3. I dont have any really in mind. You mention above Hurst and Hilbert Transform and so on. I like the methodology you use to find out which trend indicator is actually better. I was wondering what would be the result if you use the same methodology to find out if the market is in trend mode by using different indicators and not just MMI.

  4. Yes, I’ll test more filters and also the more conventional crossover rather than peaks and valleys for trend systems. The MMI already produces pretty good results, but it can not harm to test as many algorithms as possible. However the next planned experiment is with a “deep learning” network.

  5. Well congratulations again for this amazing blog. Really inspiring as well.
    I wonder if you can keep aplying this kind of approach in the next steps of strategy development like one can lock the best filter found so far and use instead as a variable input different kind of money management functions for example.

  6. Um, isnt there lookahead bias here? the median is computed over the entire data set. Not sure it can be used at any point in the data set to make a decision, as is.

  7. Ah, you really looked in the code! If the median was computed from future data, it would indeed be lookahead bias. But all data is from the past and available when calling the function. You can anyway not look ahead with the Zorro platform, except when you set a certain flag that allows access to future data. Otherwise it produces a warning message.

  8. Hey! I’m enjoying the blog

    There seems to be an unnecessary restriction on your test for mean reversion vs trend. Why must the price be beyond the median before measuring which direction it goes? “Mean reversion” usually is referring to a more general ‘where prices really ought to be’ rather than the mathematical mean (or in your case, median). Wouldn’t a more appropriate trend-vs-mean-reversion system simply look at auto-correlation? If a price moves one direction and then back the other way, regardless of its relative position to the median, then it would be considered “reverting”. This doesn’t invalidate your approach, but insisting that noise is mean-reverting 75% of the time isn’t describing the reality accurately. Really you’re saying “noise moving away from the median tends to move back toward the median 75% of the time.” Or did I misunderstand?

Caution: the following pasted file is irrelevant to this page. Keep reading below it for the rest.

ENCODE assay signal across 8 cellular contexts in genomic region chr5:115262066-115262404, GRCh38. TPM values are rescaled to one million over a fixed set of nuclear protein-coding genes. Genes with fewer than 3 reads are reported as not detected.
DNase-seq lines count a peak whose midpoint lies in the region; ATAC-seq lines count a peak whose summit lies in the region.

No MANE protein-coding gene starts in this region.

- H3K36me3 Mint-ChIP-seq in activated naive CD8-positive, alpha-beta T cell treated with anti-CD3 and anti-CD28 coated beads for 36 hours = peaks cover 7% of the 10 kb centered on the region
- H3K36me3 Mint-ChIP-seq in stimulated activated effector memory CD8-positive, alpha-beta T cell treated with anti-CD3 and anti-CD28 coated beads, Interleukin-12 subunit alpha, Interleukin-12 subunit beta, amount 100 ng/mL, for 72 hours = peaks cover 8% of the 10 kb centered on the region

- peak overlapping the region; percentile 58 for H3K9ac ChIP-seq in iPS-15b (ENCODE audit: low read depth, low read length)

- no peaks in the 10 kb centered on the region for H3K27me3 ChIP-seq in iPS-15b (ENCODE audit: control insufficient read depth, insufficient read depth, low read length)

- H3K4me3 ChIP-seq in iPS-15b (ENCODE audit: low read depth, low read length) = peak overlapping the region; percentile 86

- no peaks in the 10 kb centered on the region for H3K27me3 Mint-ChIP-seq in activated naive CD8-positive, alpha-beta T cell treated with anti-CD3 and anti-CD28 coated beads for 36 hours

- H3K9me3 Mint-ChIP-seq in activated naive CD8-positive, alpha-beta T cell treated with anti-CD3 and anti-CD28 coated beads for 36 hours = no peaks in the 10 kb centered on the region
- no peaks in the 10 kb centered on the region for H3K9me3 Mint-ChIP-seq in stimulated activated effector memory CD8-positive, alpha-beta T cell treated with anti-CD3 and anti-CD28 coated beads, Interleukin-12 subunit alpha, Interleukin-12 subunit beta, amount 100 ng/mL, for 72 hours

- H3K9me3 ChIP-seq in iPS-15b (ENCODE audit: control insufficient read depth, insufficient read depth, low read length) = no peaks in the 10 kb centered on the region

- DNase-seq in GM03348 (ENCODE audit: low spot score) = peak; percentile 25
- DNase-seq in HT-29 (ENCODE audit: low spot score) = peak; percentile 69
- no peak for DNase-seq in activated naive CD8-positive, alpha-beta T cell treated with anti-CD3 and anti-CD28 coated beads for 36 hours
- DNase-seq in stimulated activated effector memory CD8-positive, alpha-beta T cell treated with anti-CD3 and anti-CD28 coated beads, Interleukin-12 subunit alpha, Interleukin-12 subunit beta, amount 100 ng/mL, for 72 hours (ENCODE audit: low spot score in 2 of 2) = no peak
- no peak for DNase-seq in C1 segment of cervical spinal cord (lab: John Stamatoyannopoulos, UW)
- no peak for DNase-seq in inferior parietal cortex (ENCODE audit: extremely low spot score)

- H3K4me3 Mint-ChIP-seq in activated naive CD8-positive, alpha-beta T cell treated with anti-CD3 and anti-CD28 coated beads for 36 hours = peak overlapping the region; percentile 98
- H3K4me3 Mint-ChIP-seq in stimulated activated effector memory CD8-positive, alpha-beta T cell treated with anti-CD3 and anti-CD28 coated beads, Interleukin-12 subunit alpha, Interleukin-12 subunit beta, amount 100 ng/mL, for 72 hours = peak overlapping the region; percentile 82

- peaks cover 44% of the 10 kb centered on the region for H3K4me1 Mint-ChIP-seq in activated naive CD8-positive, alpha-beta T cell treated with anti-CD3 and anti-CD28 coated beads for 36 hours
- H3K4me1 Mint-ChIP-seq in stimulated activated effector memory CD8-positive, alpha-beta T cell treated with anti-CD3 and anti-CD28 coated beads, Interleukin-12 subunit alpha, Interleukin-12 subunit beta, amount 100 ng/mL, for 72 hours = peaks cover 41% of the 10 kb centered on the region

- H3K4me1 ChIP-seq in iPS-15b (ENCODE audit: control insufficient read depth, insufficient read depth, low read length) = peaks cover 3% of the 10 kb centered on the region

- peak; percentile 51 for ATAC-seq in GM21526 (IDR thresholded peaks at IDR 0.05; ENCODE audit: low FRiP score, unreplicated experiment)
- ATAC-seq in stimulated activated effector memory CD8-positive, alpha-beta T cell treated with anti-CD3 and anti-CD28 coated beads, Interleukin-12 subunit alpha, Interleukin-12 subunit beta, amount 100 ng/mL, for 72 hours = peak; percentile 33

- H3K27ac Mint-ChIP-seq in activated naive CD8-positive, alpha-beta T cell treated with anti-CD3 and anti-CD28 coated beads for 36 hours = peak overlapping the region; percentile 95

9. I think you understood it correctly – your formulation is indeed more accurate. The MMI is not really intended for distinguishing between mean reversion and trend. For this f.i. the Hurst Exponent produces better results, at least according to my experiences. The MMI works however well for determining just the presence or absence of trend. As soon as it begins to return high values in the 75% area, it can be the begin of mean reversion or it can be just randomness – the MMI can not distinguish that. Both situations are likewise bad for trend following.

  10. Based on your post I have programmed and tested MMI on Quantopian. I choose different stocks (SPY, BAC, AAPL, NFLX, etc) daily close price changes and different MMI lengths (100,200,300,500) . The testing date range was from 01/01/2012 to 01/14/2016.

    The result was always around 75% There was no value under 70% and above 85% in any case.
    For example:
    from 01/01/2012 to 01/14/2016
    MMI length 300
    Average: 76.092%
    Standard deviation: 1.716

    Is this a good result?
    It seems to me that MMI is not usable or just this small changes under 75% what I should follow?

    If I used prices instead of price changes, the result was always around 50%, the standard deviation was higher, but not so convincing.

  11. Yes, this is a good result when you tested daily returns, which are normally not significantly trending. Even a bit mean reverting before mid-2014. You should get such a curve:
    S&P500 MMI Day

    But as soon as you look into hour returns, you’ll see more trendiness:
    S&P500 MMI Hour

    The script:

    void run()
    	StartDate = 20120101;
    	EndDate = 2016;
    	plot("MMI", MMI(series(priceClose(0)-priceClose(1)),300), NEW, RED);
  12. Thank you for your quick answer.

    So all trend following systems based on daily close prices are doomed.
    In case of 1H or forex my hypothesis is that these continuous, connected data in time and so more trendiness. Between daily close prices there are a big gap in time after the market closes and next day opens.
    So maybe I should trade on shorter time scale or on forex.

  13. “So when you look at a random data sequence, if Monday’s data was above the median, in 75% of all cases Tuesday’s data is lower than Monday’s”

    In a random price sequence, the chance of going higher/lower at each point is *always* 50% – irrespective of where the mean lies or what happened yesterday.